To know whether it is good to train dogs with treats, it helps to firstly understand how the canine mind works and the role treats play in a dog training. 

The truth is, dogs can be easily trained to do the most amazing tricks if only the owners know a bit about dog psychology.

 All it really takes is to think as a dog and think about what keeps a dog's interest alive and well focused. If dogs could talk they would readily respond that treats are the most wonderful invention on earth and that they win top spot as the most cherished reward. 

The Power of Tasty Morsels 

With their noses equipped with over 200 million receptors, it is no wonder why dogs drool at the simple sight of food. Training sessions, therefore, become a very look forwarded to event when a pocket or treat bag is full of special treats.

When treats are used with wisdom, they work wonders in training. Treats provide enthusiasm and motivation, they help gain strong interest in cues that otherwise may appear repetitive and dull to a dog's eyes. 

Working for a treat brings dogs back to the old days where they had to work for their food by hunting and stalking their prey. It activates the seeking system of the brain leading to an increase in the dog's dopamine levels. Intrigued? Discover what dopamine does to dogs. 

This is vital to a dog's mental wellbeing as their bodies and minds were designed for seeking.

Working for a treat brings dogs back to the old days where they had to work for their food by hunting and stalking their prey

Working for a treat brings dogs back to the old days where they had to work for their food by hunting and stalking their prey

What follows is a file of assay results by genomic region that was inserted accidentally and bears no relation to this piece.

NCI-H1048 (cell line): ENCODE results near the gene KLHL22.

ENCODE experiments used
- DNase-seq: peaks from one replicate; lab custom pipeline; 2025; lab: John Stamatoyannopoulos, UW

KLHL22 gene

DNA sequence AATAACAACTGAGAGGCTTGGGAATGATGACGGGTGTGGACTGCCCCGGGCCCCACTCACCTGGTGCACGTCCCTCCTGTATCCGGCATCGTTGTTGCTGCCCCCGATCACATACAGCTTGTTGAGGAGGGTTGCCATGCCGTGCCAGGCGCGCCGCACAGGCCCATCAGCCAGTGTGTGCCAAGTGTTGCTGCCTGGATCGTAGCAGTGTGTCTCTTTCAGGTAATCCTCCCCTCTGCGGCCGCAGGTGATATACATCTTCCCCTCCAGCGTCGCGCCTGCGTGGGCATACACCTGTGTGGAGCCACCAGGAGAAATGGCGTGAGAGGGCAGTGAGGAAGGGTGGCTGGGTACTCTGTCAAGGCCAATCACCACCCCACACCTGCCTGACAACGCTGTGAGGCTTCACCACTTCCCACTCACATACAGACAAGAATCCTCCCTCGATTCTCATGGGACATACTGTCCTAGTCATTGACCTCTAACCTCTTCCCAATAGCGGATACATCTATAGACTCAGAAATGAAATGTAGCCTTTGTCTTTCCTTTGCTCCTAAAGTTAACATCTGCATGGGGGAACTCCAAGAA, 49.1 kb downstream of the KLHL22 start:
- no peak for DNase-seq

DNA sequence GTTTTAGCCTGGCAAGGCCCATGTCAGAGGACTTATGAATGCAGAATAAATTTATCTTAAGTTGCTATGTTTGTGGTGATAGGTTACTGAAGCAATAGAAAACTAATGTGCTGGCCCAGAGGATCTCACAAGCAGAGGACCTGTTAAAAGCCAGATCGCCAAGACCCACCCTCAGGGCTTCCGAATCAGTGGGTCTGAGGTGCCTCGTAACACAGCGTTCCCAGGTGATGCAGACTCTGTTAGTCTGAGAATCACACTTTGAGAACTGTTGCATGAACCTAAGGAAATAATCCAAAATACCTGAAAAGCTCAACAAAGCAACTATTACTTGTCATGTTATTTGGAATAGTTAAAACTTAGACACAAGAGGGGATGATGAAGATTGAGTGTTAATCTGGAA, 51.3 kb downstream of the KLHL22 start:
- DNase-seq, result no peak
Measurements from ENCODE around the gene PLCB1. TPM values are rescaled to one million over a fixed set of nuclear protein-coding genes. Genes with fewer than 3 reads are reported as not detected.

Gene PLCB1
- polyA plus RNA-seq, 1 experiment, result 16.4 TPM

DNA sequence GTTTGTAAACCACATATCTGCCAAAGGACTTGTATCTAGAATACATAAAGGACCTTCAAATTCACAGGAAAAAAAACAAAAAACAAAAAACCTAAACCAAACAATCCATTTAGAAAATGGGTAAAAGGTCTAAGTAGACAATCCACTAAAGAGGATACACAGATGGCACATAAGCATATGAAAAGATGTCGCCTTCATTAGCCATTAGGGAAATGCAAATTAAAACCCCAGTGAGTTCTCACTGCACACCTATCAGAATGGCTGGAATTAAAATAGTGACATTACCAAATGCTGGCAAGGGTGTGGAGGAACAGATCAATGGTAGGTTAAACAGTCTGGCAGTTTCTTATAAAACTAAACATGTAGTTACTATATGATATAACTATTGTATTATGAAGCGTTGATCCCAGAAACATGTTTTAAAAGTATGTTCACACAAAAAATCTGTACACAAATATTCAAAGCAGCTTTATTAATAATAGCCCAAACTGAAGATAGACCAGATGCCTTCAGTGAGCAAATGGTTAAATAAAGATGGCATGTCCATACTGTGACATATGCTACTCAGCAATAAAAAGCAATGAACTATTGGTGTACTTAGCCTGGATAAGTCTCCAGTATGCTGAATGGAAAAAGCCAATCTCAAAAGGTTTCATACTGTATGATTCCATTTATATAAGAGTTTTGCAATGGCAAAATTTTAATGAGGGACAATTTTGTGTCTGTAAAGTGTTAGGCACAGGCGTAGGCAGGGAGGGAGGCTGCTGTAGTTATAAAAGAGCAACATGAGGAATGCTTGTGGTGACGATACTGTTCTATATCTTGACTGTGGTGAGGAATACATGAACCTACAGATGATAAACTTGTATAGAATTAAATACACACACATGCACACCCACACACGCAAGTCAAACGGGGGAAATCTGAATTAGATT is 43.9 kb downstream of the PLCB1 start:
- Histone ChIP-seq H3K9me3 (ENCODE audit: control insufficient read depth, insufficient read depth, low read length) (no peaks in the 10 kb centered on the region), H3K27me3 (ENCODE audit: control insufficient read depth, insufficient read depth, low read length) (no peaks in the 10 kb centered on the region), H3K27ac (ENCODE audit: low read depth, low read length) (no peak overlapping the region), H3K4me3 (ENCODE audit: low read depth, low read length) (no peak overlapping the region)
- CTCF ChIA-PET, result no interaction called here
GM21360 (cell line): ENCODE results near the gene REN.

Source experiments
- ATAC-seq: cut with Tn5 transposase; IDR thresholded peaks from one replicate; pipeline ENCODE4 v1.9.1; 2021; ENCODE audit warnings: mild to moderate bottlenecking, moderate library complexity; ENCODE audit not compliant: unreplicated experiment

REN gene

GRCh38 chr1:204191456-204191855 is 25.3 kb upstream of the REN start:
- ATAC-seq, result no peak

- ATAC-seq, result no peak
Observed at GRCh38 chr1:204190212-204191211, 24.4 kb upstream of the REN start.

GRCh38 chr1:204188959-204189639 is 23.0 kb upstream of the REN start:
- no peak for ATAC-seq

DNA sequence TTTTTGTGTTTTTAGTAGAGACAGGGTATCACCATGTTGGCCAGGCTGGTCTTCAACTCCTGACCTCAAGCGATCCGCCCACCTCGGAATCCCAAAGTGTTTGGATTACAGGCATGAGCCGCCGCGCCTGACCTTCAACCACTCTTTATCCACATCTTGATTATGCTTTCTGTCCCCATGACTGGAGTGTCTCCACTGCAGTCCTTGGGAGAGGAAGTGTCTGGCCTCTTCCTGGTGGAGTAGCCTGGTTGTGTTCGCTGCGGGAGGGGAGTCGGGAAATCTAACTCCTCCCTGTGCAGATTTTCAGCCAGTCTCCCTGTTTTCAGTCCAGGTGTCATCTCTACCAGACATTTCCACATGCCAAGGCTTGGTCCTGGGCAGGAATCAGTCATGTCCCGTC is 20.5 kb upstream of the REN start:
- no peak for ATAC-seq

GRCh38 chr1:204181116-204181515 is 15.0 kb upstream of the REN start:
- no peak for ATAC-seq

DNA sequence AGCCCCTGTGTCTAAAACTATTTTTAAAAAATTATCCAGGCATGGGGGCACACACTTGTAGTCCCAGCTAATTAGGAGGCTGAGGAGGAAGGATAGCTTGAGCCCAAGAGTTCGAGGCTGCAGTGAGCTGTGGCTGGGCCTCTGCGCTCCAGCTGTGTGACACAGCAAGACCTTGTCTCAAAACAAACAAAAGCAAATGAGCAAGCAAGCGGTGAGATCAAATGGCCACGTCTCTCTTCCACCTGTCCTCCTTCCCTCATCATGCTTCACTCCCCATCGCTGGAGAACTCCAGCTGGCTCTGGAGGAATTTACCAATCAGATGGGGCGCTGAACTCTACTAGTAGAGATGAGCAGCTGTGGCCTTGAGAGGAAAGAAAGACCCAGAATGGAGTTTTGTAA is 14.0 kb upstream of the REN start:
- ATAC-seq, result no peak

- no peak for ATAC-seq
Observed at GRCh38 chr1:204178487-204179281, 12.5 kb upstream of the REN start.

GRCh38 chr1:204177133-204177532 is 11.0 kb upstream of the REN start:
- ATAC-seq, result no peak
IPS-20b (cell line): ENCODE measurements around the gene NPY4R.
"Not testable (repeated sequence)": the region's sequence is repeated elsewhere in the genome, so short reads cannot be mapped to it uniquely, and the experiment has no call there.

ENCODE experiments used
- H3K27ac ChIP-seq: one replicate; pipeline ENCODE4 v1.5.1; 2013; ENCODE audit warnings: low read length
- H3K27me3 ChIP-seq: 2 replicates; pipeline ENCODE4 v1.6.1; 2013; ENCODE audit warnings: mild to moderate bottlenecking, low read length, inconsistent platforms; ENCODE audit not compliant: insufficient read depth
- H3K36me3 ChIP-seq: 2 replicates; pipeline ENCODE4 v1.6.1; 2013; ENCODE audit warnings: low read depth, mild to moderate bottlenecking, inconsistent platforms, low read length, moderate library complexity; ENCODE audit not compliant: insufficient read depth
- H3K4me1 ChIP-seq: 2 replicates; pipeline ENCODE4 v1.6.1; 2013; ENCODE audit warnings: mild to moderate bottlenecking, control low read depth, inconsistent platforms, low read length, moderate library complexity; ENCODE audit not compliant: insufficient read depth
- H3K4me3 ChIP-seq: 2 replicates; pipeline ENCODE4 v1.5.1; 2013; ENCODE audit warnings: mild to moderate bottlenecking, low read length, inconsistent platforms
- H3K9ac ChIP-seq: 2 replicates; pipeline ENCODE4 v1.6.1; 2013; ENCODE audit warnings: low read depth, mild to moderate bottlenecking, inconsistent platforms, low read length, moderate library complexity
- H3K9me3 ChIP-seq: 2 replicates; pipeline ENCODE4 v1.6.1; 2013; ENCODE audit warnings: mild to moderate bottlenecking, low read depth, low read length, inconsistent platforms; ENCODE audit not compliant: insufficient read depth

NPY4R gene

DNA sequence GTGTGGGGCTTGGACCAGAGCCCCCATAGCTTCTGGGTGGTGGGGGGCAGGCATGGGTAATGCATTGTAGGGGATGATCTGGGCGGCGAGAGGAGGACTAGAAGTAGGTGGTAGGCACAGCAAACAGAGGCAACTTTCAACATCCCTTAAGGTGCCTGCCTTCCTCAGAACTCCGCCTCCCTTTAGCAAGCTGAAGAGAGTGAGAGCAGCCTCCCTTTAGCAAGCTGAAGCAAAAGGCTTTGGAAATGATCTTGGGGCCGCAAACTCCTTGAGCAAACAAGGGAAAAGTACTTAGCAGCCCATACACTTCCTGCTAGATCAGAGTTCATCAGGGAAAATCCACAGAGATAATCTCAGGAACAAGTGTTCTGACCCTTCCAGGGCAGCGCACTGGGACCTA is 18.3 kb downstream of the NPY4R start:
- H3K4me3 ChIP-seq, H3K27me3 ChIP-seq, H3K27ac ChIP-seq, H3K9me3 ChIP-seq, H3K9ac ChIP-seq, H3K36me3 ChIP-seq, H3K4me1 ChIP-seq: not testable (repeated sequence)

Use in Operant Conditioning

 Life is about consequences when it comes to dog training, but that can also apply to our world as well. 

If we take a look at life, we will notice how many things we do are driven by consequences. If we go to work, we get paid, if we put on mosquito spray we make mosquitoes go away, if we make many mistakes, we fail a test, if we are rude to customers, they may leave and perhaps even never come back again.

In other words, things happen because we do things, we basically "operate." 

Dogs, just like people, learn too about the relationship between their actions and their consequences. In the world of learning theory, this is known as "operant conditioning" that is, learning (conditioning) based on the ways we "operate." 

Thorndike once said: "responses that produce a satisfying effect in a particular situation become more likely to occur again in that situation."

In simply words, if every time your dog sits, you give him a treat, rep after rep, you dog will become more and more likely to sit in the future. 

Use in Classical Conditioning

In classical conditioning, a stimulus signals the occurrence of a second stimulus. The father of this form of learning is Russian scientist Ivan Pavlov.